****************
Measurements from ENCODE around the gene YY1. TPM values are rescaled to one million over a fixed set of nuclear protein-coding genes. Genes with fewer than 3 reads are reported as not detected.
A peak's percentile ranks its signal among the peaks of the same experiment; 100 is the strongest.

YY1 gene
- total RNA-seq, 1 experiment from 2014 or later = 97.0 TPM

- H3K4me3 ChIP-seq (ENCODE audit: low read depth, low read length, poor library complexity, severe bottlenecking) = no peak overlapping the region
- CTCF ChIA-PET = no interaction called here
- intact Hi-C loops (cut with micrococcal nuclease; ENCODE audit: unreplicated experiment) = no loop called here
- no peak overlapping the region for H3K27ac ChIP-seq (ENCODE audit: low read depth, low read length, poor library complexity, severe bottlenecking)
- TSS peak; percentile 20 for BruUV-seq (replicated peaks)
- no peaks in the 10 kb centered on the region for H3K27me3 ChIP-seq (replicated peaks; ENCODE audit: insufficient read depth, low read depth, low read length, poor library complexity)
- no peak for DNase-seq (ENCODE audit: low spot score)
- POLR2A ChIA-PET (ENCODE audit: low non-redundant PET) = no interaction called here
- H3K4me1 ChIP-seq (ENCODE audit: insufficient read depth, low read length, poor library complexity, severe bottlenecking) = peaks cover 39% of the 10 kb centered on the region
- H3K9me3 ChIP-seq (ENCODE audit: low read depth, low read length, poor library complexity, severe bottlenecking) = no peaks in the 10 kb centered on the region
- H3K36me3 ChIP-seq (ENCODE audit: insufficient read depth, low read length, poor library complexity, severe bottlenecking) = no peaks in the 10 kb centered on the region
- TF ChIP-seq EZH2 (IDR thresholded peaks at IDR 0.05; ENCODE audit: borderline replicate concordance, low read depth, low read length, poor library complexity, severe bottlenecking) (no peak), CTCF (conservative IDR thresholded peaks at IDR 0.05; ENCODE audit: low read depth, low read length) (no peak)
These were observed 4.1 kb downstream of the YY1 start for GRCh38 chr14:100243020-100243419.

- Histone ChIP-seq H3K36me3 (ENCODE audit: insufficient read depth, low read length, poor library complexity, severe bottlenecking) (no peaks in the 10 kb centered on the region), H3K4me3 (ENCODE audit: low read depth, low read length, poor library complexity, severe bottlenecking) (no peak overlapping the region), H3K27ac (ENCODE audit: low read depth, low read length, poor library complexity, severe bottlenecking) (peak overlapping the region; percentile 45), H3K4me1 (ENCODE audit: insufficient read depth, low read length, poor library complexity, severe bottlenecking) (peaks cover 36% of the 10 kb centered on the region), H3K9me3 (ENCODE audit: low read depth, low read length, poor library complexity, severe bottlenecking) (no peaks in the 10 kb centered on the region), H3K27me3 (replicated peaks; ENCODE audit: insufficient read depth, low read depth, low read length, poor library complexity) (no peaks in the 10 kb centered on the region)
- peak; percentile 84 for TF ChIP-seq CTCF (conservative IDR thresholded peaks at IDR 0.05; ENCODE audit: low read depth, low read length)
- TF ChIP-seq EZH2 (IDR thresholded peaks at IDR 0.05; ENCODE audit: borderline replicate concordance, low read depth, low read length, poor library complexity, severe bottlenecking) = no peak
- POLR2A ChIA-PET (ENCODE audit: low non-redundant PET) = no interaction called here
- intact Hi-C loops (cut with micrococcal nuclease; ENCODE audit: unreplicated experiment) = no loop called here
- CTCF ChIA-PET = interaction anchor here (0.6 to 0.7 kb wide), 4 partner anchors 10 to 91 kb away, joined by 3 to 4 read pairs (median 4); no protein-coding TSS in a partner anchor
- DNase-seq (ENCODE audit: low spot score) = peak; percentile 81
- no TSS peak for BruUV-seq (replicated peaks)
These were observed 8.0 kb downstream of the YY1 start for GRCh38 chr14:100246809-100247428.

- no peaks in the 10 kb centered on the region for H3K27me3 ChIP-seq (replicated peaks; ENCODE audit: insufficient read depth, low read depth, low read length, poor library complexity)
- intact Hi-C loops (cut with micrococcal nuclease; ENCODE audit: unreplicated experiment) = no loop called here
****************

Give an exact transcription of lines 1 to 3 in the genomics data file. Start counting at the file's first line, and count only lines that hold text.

Measurements from ENCODE around the gene YY1. TPM values are rescaled to one million over a fixed set of nuclear protein-coding genes. Genes with fewer than 3 reads are reported as not detected.
A peak's percentile ranks its signal among the peaks of the same experiment; 100 is the strongest.

YY1 gene